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Ruminations -Disneyland Photos Go Retro!

Ruminations -Disneyland Photos Go Retro!

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"Is that a Brownie Hawkeye?"

I must have heard that question almost 100 times last weekend. And the answer with a smile was "Why, yes it is!"

You may recall from my column a few weeks ago how the Brownie Hawkeye was the camera that my parents used on our first Disneyland visit in June of 1966. I also shared a few views from that trip.

So looking for a way to do something a bit retro for the big weekend, I dug into one of several closets and pulled out the trusty little black Melmac box camera. A flash attachment (and plenty of still useful flash bulbs) that I had picked up on eBay completed the outfit.

Film for this camera is quite another matter. Kodak and other producers of film stopped offering 620 film some time ago. However, they do still sell 120 film in both color and black and white formats. A few enterprising photo supply companies offer that film rolled onto the older and only slightly larger 620 spools. I made my purchase over the Internet from B&HPhoto in New York City. Four rolls of film (that's 8 to 12 photos per roll) and shipping came to a great deal for less than $40.

From the moment I entered the Park on Friday almost until I stored it away in a locker on Sunday afternoon, that little Brownie Hawkeye was the catalyst for manyDisneyland memories to be shared by guests as well as cast members. It even broke the international barrier as I learned in Spanish that another guest's father had owned a similar camera many years ago. A real comical moment occurred when I tried to find batteries (Two "C" cells power the flash attachment) at the Camera Shop on Main Street. Those batteries haven't been carried there for a long time, as I found out. Today they have all of the popular sizes for the point and shoot film or digital camera, but not the ones I needed. So, no flash. Rats! And I had plenty of bulbs on hand, too. Saved for another day... 

The last time I had used it to take photos was back in my senior year of high school. Someone had given me a roll of Ektachrome slide film and I took a few views of my high school just to try it out. So I was looking forward to what results it might yield on this trip to Disneyland. Looking back over those photos from long ago, the chance to recreate many of those images was an opportunity too good to pass up. So today I am sharing eight of the best images from the weekend:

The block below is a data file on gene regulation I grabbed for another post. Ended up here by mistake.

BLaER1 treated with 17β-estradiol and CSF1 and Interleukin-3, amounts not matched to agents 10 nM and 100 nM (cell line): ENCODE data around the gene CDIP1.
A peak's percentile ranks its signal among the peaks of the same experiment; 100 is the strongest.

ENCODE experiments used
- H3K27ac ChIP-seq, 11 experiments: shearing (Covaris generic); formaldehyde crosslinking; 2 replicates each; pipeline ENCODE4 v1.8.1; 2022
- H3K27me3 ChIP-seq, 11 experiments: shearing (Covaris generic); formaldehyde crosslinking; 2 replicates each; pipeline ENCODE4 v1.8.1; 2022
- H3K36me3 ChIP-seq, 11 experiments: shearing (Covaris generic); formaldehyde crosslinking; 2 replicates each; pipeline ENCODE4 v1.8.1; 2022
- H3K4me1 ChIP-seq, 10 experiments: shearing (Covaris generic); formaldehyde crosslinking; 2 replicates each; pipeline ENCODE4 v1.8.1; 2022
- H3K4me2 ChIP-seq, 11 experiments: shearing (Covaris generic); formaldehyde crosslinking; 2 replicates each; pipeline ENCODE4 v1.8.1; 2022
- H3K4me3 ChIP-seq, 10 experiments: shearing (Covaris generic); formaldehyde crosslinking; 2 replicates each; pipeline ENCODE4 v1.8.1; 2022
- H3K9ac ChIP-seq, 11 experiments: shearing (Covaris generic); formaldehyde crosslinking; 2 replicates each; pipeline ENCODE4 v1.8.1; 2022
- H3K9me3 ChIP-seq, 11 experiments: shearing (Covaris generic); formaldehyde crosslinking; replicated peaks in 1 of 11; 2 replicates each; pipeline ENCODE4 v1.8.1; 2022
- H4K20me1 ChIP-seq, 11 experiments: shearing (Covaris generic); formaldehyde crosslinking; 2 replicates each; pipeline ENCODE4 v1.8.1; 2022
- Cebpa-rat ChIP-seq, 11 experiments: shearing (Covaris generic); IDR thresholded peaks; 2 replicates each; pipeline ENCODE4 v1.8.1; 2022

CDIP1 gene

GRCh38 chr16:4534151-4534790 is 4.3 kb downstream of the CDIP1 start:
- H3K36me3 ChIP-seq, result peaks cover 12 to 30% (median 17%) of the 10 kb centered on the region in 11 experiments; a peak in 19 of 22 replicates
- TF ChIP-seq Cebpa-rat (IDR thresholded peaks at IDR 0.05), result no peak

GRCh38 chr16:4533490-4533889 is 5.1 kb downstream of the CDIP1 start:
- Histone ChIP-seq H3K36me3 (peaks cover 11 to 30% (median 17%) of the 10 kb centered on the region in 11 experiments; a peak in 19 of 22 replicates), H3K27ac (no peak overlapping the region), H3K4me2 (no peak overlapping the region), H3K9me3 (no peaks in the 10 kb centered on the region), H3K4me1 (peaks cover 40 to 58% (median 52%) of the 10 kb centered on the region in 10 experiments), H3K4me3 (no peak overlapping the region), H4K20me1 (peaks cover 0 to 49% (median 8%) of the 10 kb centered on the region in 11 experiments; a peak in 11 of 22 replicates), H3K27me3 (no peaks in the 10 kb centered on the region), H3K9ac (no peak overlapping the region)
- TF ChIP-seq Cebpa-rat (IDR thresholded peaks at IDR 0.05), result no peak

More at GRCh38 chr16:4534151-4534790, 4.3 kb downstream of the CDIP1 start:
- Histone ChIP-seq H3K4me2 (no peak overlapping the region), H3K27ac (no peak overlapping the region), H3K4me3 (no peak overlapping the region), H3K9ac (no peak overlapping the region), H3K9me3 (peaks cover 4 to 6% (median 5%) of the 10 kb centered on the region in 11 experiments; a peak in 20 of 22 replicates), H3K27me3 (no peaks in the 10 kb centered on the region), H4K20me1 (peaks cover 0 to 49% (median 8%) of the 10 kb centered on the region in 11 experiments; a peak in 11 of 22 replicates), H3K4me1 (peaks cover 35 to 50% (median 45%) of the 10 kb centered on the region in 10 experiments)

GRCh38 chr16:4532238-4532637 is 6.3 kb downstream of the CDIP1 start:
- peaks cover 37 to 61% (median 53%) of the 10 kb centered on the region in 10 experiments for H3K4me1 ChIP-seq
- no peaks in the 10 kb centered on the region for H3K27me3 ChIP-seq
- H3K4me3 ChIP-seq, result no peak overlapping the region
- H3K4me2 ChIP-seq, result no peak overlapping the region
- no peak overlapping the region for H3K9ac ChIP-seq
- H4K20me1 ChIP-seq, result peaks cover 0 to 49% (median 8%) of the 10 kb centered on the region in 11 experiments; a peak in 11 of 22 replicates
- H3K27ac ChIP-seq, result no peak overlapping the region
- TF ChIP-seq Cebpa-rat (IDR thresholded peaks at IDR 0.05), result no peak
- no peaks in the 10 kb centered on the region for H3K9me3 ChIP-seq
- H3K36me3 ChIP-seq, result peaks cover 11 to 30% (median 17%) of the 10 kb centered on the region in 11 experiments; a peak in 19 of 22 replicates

The Disneyland Band welcomes guests just inside the Main Gate!

The Disneyland Fire Department full and ready to depart forthe trip down Main Street!

Why not take the Horse-Drawn Streetcar instead?

Sleeping Beauty's Castle never looked better!

Last call on the Frontier landing for passengers to board thepaddle-wheel steamer "Mark Twain" for a journey along the Rivers of America!

A spin on the Teacups is a must for many guests!

Even the JHM staff gets to have fun at Disneyland! Angela Ragno on "Jingles" and Jeff Lange on the King Arthur's Carousel in Fantasyland.

This turned out to be a great adventure. The camera performed flawlessly, if the flash attachment did not. It worked so well that I have more photographs to share in another story for you soon!

Thanks to everyone who listened in to the "Noon Edition" on CBC RadioOne from Regina, Saskatchewan last Friday. If you haven't gotten a chance, you can still listen here to the recorded program. It was a real pleasure to share your memories and hear from the great folks in the CBC audience, too. Special thanks to Tim O'Day and Norma Perez  (as well as the technical staff) of the Disneyland Resort Press and Publicity Department for making the remote broadcast possible.

Thanks to Chuck Oberleitner for taking this quick view of the remote from Disneyland. From left to right: Tim O'Day, Roger Colton and Norma Perez - Live from Tomorrowland!

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